C&O National Historic Park Needs Help

The National Park Service is proposing to increase and expand park fees in the C&O National Historic Park. As a user, I appreciate the maintenance and improvement efforts needed for this extensive park. I support the fee structure that they recommend with comments that I have submitted to the National Park service. Let me explain why I think their proposal is important and also how you can participate in the comment process. The urgency is that the comment process ends on 22 February 2015. It has been open since 5 January and I just discovered it about 24 hours ago.

Last year I rode the C&O Canal Towpath for the first time. My assessment remains that it, together with the Great Allegheny Passage, forms the best off-road bicycle touring experience in the country. This route may be the longest such trail in the country: “officially” the GAP runs 150 miles from Pittsburgh, PA, to Cumberland, MD, and the C&O Canal Towpath 185 miles from Cumberland, MD, to Georgetown, MD.

During my ride I became aware that the entire C&O Canal Towpath and many of the historic attractions along the way are managed by the National Park Service. There are crews removing fallen trees from the trail and clearing the culverts that provide essential drainage to prevent damage to the towpath. Campsite and facility improvements are also done by the Park Service.

cando_campsite_with_potomac_riverAs a bicycle tourist, among the best features of the C&O are the hiker / biker campsites. These campsites are spaced at approximately 8 to 10 mile intervals for most of the length of the towpath. Most have a water pump, chemical toilet, and picnic tables in a wooded setting for either camping or taking a break during the ride or hike. Many of them are on the banks of the Potomac River. I camped at one of them near Potomac, MD, and used many others for lunch and rest breaks during my trip.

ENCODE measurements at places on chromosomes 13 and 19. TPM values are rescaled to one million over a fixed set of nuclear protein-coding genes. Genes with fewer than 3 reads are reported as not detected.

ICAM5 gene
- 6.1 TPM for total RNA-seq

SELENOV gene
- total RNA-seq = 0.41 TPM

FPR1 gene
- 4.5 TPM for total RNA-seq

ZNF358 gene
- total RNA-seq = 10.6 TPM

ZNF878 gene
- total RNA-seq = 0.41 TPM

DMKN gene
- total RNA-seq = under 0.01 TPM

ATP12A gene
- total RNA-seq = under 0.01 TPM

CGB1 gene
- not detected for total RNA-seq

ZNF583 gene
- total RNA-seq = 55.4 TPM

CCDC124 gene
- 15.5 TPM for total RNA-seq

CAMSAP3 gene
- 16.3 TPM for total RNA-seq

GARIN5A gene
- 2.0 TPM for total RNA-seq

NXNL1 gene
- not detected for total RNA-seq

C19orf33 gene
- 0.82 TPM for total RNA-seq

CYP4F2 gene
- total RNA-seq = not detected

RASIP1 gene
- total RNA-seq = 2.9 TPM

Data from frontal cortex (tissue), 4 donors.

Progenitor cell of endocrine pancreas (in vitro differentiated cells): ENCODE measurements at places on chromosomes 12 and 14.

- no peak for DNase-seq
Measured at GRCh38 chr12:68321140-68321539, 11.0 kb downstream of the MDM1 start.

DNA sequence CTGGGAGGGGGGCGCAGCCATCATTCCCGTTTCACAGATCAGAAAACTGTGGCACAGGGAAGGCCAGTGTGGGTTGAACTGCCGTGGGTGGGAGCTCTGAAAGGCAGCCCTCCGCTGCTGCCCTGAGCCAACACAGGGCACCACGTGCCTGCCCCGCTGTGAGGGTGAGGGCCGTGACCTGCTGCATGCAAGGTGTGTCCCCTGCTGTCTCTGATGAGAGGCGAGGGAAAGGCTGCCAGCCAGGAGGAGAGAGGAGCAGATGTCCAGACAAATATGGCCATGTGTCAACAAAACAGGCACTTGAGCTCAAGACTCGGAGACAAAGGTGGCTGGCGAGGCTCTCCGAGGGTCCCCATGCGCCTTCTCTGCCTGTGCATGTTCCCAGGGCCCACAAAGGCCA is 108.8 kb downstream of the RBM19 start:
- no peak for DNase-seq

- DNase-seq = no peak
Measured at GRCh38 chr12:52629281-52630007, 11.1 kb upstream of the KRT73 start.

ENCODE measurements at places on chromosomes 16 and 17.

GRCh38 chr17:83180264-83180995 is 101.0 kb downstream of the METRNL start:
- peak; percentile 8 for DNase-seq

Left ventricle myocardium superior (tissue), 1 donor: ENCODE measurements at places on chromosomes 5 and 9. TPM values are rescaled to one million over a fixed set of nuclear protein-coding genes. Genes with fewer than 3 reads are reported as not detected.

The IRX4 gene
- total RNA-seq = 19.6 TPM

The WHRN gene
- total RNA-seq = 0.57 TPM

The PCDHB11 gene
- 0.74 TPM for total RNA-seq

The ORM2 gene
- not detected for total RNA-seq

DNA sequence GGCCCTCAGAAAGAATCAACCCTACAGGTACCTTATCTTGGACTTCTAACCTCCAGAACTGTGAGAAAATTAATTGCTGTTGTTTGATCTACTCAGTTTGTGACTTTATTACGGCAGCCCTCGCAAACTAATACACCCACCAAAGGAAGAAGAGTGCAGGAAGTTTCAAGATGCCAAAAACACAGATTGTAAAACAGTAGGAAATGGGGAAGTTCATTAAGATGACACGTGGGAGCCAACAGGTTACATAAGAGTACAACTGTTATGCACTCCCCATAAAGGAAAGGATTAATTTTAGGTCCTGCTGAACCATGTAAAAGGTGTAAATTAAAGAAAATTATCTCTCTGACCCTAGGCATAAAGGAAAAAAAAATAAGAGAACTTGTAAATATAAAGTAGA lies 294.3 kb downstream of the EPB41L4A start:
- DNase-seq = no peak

cando_lock_75_and_lockhouseThe scenery on the towpath includes historic sites with lock houses and the remains of locks and aqueducts. The National Park Service offers opportunities to camp in selected lock houses on the route. There are informational signs that explain the history of many of these sites, a great help in interpreting the significance of the achievements of those who built and managed the canal. Dams built on the Potomac River years ago to supply water to the canal still stand and back up large slack water areas used for recreation of all kinds.

Two of the fees proposed by the National Park Service that will affect me and other bicycle tourists are 1) the Park Pass and 2) the Hiker-Biker Camping Site Rate. My interpretation of the Park Service proposal is that the 7-day Park Pass will cost $10 in 2015 for end-to-end access to the towpath from Cumberland to Georgetown, increasing to $14 in 2017. The Park Service proposes to charge $20 per night for use of the hiker-biker campsites (I recommend $10.). There is currently no charge for the use of those sites. I support user fees like this because they go directly into the maintenance of the Park.

Hopefully, you feel as strongly as I do about the C&O National Historic Park and its positive value as a bicycle touring route. If you feel strongly enough, you can comment as I did on the National Park Service proposed fees for use on their Planning, Environment, and Public Comment site. My comments are here. Your comment can be as simple as a statement of support. On their web site you will need to scroll down to the link for the Chesapeake and Ohio National Historic Park. The link will take you to the proposal document and a link for comments. Be patient because it takes quite a few clicks to get there.

The National Park Service needs the help of supportive comments and a revenue stream that is independent of Congressional appropriations to sustain the C&O National Historic Park for many bicycle tourists and many seasons to come.